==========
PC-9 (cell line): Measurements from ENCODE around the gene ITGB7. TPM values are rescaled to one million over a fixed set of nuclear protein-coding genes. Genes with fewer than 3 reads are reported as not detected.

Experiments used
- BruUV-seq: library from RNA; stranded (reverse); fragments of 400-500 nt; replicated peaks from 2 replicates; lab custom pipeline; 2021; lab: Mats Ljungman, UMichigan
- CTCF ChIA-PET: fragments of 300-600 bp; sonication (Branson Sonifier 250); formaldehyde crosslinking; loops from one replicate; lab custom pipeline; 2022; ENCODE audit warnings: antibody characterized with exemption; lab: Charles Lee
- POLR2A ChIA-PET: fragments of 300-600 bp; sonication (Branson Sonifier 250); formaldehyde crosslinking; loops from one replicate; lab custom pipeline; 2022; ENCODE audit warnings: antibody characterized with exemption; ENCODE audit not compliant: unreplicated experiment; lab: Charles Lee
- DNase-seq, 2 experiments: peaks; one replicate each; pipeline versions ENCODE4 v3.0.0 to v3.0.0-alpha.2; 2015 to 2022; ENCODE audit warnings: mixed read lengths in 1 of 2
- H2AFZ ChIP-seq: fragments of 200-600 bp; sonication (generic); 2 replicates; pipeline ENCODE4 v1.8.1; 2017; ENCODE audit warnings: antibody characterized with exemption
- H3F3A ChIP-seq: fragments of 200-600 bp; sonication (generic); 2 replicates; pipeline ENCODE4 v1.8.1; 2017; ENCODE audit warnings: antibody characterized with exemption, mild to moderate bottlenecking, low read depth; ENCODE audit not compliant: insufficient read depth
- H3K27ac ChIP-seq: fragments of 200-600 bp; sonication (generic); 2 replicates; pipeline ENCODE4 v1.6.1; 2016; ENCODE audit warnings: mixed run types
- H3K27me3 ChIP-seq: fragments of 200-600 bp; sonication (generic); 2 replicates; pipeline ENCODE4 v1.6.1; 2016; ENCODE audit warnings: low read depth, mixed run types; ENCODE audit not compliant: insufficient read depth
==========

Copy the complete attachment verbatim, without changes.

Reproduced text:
PC-9 (cell line): Measurements from ENCODE around the gene ITGB7. TPM values are rescaled to one million over a fixed set of nuclear protein-coding genes. Genes with fewer than 3 reads are reported as not detected.

Experiments used
- BruUV-seq: library from RNA; stranded (reverse); fragments of 400-500 nt; replicated peaks from 2 replicates; lab custom pipeline; 2021; lab: Mats Ljungman, UMichigan
- CTCF ChIA-PET: fragments of 300-600 bp; sonication (Branson Sonifier 250); formaldehyde crosslinking; loops from one replicate; lab custom pipeline; 2022; ENCODE audit warnings: antibody characterized with exemption; lab: Charles Lee
- POLR2A ChIA-PET: fragments of 300-600 bp; sonication (Branson Sonifier 250); formaldehyde crosslinking; loops from one replicate; lab custom pipeline; 2022; ENCODE audit warnings: antibody characterized with exemption; ENCODE audit not compliant: unreplicated experiment; lab: Charles Lee
- DNase-seq, 2 experiments: peaks; one replicate each; pipeline versions ENCODE4 v3.0.0 to v3.0.0-alpha.2; 2015 to 2022; ENCODE audit warnings: mixed read lengths in 1 of 2
- H2AFZ ChIP-seq: fragments of 200-600 bp; sonication (generic); 2 replicates; pipeline ENCODE4 v1.8.1; 2017; ENCODE audit warnings: antibody characterized with exemption
- H3F3A ChIP-seq: fragments of 200-600 bp; sonication (generic); 2 replicates; pipeline ENCODE4 v1.8.1; 2017; ENCODE audit warnings: antibody characterized with exemption, mild to moderate bottlenecking, low read depth; ENCODE audit not compliant: insufficient read depth
- H3K27ac ChIP-seq: fragments of 200-600 bp; sonication (generic); 2 replicates; pipeline ENCODE4 v1.6.1; 2016; ENCODE audit warnings: mixed run types
- H3K27me3 ChIP-seq: fragments of 200-600 bp; sonication (generic); 2 replicates; pipeline ENCODE4 v1.6.1; 2016; ENCODE audit warnings: low read depth, mixed run types; ENCODE audit not compliant: insufficient read depth